Commentary: Don’t Stress About Zimmerman Not Being Charged with First-Degree Murder

Commentary: Don’t Stress About Zimmerman Not Being Charged with First-Degree Murder

Some people are saying that Trayvon Martin’s killer is “getting off easy” because he’s not facing first-degree murder charges. That’s not necessarily the case.

Published April 10, 2012

As the Trayvon Martin killing is drawn out ever more, the eccentricities of the case are getting stranger and stranger. Just this afternoon, lawyers for George Zimmerman publicly withdrew from his case, and yesterday, Trayvon’s killer launched a poorly put together website to raise money for his defense. The sideshow elements of the case have drawn a crowd, and now millions of Americans are waiting with bated breath for a decision from the Florida prosecutor who will be making a decision about whether to charge Zimmerman. News that the case wouldn’t be presented to a grand jury appears to give us a sense of what that prosecutor is thinking, and some people aren’t too happy about it.


One site ran with the headline “WHAT?!? George Zimmerman Won't Be Charged With First Degree Murder?” Indeed, the prosecutor for the case, Angela Corey, has decided to not bring the case before a grand jury at this time. An indictment from a grand jury is the only way to try someone for first-degree murder, and so people who know a bit about the law were able to deduce that Zimmerman won’t face that charge. But is he “getting off easy,” as many on Twitter seem to think? Not really.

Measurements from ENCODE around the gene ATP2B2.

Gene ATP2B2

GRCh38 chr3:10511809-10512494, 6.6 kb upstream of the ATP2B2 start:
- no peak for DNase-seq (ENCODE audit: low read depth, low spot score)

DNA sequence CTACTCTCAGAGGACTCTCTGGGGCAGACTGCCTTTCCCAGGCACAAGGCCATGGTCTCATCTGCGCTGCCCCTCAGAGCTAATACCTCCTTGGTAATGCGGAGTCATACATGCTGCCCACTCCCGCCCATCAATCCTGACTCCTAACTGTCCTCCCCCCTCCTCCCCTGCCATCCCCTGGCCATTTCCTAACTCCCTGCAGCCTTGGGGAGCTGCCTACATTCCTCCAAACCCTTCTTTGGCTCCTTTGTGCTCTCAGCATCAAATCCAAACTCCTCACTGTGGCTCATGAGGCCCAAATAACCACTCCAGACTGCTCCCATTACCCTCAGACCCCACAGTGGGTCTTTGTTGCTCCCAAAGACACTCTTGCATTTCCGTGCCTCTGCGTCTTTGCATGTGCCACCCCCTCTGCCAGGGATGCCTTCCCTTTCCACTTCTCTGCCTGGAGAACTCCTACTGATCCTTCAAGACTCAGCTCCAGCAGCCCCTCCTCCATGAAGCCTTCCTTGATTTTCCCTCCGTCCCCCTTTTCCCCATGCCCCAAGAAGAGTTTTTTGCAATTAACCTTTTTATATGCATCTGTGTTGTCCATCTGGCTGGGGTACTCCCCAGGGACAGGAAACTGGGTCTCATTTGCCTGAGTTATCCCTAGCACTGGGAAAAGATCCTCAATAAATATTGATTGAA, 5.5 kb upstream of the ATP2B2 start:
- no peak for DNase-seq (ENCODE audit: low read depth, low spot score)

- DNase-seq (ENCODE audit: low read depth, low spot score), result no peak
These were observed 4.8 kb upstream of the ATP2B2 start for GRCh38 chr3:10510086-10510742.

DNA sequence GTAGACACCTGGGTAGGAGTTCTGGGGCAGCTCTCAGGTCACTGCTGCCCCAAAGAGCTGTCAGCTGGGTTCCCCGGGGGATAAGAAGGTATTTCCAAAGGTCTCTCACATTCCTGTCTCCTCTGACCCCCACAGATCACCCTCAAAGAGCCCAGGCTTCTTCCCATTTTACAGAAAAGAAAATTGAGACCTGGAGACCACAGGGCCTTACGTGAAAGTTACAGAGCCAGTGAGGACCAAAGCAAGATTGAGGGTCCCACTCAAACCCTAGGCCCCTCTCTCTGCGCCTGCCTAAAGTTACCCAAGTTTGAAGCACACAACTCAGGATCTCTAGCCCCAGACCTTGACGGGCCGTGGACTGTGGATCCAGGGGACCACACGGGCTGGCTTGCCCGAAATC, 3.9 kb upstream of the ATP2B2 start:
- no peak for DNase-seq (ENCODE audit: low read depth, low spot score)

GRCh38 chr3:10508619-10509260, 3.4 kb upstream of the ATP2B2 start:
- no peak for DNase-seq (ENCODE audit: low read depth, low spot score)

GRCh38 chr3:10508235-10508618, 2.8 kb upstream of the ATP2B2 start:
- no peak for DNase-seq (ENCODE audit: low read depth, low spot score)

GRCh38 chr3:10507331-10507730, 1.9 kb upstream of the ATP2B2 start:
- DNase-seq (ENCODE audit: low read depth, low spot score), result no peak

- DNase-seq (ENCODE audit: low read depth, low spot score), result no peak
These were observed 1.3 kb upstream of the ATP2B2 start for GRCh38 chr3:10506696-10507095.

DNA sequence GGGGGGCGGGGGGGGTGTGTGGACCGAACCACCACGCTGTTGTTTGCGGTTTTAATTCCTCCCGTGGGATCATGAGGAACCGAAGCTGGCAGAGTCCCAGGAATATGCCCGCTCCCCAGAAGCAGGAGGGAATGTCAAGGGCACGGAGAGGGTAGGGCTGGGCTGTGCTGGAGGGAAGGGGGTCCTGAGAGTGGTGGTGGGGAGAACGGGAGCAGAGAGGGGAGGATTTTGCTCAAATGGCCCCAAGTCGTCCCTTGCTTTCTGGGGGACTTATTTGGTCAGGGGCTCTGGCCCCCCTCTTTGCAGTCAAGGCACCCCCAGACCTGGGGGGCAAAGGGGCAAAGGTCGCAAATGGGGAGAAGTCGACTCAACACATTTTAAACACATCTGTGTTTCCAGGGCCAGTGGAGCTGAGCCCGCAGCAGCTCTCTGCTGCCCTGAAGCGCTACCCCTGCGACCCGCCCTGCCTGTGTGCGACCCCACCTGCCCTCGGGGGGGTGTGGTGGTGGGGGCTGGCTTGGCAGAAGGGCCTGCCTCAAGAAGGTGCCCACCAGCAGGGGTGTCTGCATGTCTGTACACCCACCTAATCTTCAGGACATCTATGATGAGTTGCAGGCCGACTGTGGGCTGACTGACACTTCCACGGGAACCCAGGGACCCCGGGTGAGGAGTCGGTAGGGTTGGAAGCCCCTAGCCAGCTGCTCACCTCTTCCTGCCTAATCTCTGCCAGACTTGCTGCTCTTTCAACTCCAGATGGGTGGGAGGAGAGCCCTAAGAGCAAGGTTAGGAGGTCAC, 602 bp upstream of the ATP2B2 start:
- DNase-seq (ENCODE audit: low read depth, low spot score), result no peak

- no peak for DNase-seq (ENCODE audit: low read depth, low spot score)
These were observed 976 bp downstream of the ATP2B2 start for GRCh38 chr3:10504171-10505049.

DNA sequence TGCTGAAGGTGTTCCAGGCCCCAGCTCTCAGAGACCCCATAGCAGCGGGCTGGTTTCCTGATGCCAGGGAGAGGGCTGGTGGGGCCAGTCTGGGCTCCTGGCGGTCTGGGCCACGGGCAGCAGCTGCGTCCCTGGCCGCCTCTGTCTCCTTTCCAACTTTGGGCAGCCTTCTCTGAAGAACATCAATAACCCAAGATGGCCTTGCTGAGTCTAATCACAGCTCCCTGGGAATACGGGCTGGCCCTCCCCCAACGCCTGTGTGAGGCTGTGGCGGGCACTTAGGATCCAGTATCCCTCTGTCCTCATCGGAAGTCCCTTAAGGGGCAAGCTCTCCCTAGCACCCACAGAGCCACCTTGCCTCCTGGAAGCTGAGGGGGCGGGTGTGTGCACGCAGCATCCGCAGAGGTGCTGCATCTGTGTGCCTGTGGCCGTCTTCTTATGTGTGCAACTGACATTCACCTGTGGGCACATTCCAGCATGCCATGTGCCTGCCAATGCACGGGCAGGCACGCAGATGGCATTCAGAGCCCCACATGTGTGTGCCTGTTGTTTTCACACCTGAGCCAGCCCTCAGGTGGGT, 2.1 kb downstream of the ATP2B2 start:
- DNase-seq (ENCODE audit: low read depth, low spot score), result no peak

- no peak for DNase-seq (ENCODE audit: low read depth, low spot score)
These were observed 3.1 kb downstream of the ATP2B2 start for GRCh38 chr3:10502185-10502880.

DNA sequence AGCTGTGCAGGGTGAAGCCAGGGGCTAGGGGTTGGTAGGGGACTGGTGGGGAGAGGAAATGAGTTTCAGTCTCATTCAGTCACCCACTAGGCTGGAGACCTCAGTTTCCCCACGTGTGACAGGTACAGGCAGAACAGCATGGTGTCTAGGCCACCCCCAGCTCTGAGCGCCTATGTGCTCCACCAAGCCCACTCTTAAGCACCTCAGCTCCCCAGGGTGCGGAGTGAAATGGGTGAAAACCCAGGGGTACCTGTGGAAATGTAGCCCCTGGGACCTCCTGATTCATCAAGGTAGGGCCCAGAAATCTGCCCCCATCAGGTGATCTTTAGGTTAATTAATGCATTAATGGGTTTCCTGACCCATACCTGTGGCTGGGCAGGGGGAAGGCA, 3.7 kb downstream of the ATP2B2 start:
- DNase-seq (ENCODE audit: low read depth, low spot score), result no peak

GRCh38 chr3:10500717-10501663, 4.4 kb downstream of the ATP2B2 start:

Though it varies from state to state, one major caveat of first-degree murder is that the crime must be premeditated. In this case, that would mean that Zimmerman went out that night on his neighborhood patrol with the intention of killing Martin. While what happened to Martin was horrible, and while Zimmerman should probably almost certainly be charged with killing him, what Zimmerman probably didn’t do was leave his house that fateful night planning to kill a 17-year-old kid.


What’s more likely, and what Sanford police initially classified the case as on the night of the killing, is that we’re dealing with a manslaughter, which in Florida is defined as “the killing of a human being by the act, procurement, or culpable negligence of another, without lawful justification.” If convicted of manslaughter, Zimmerman could face up to 30 years in prison.


Again, none of this is to say that Zimmerman should go free for any crimes he may have committed. But it’s important to understand what legal terms mean. And Zimmerman not being charged with first-degree murder doesn’t mean that he’s “getting off.”



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(Photo: Joe Raedle/Getty Images)

Written by Cord Jefferson


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